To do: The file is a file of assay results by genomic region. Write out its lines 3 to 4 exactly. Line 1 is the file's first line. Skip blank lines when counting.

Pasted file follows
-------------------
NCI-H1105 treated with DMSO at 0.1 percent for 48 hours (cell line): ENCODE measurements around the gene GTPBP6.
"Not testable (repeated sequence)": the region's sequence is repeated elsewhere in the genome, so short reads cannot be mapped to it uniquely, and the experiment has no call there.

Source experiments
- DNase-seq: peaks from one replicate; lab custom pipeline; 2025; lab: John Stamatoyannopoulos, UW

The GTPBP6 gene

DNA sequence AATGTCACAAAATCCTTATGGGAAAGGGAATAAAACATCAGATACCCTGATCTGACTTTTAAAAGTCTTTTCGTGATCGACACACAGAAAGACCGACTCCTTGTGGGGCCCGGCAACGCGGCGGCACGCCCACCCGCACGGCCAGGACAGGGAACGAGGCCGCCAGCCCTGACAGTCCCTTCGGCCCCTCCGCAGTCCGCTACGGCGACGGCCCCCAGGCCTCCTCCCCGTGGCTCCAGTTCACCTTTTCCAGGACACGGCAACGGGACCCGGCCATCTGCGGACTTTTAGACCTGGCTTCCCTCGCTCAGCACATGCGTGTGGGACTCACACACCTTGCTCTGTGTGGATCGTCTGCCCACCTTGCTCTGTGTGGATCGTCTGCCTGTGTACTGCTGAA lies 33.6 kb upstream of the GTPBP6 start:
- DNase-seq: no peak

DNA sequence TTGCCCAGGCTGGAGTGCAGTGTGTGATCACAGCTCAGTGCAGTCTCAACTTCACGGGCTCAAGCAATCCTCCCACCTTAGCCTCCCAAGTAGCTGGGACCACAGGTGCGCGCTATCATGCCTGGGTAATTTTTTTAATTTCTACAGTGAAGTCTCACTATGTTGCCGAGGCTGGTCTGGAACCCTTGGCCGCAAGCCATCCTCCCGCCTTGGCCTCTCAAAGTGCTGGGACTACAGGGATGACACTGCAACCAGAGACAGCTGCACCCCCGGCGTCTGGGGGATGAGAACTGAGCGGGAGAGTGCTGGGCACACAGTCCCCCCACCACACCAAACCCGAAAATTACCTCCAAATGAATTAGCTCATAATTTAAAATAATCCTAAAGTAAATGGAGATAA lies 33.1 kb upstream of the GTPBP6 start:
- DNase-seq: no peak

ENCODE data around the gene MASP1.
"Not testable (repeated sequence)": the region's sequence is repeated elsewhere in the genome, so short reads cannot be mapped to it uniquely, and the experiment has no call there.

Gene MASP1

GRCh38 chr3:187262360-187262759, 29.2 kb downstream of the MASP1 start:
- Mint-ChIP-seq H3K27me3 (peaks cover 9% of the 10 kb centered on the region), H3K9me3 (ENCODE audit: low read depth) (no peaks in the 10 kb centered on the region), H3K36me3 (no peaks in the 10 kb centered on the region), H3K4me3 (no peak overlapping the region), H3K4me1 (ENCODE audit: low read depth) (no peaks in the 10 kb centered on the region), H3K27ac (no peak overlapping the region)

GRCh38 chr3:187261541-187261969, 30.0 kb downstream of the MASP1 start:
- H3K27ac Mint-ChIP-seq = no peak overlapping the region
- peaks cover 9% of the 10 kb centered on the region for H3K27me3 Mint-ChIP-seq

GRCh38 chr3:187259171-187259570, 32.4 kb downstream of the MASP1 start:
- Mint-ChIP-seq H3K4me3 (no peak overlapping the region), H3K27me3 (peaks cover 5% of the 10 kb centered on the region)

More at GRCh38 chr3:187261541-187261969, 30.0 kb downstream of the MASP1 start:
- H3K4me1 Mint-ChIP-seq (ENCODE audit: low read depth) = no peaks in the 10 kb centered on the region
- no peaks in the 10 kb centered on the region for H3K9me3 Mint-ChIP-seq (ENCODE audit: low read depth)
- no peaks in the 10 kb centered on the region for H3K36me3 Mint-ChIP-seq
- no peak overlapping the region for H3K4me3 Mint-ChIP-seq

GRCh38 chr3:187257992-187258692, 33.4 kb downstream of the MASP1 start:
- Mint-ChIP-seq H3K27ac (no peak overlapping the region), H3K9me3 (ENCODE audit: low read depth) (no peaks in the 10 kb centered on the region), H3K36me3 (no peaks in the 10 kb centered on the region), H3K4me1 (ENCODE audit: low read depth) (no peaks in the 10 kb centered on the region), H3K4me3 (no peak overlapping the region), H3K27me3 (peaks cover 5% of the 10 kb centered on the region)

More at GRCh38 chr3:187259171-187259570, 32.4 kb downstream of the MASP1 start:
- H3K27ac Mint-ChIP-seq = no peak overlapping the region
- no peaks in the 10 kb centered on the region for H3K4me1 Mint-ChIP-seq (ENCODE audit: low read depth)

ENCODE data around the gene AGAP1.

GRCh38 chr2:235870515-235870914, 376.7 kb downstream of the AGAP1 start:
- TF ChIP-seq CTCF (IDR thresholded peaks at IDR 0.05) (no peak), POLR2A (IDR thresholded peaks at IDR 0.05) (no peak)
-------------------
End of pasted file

Source experiments
- DNase-seq: peaks from one replicate; lab custom pipeline; 2025; lab: John Stamatoyannopoulos, UW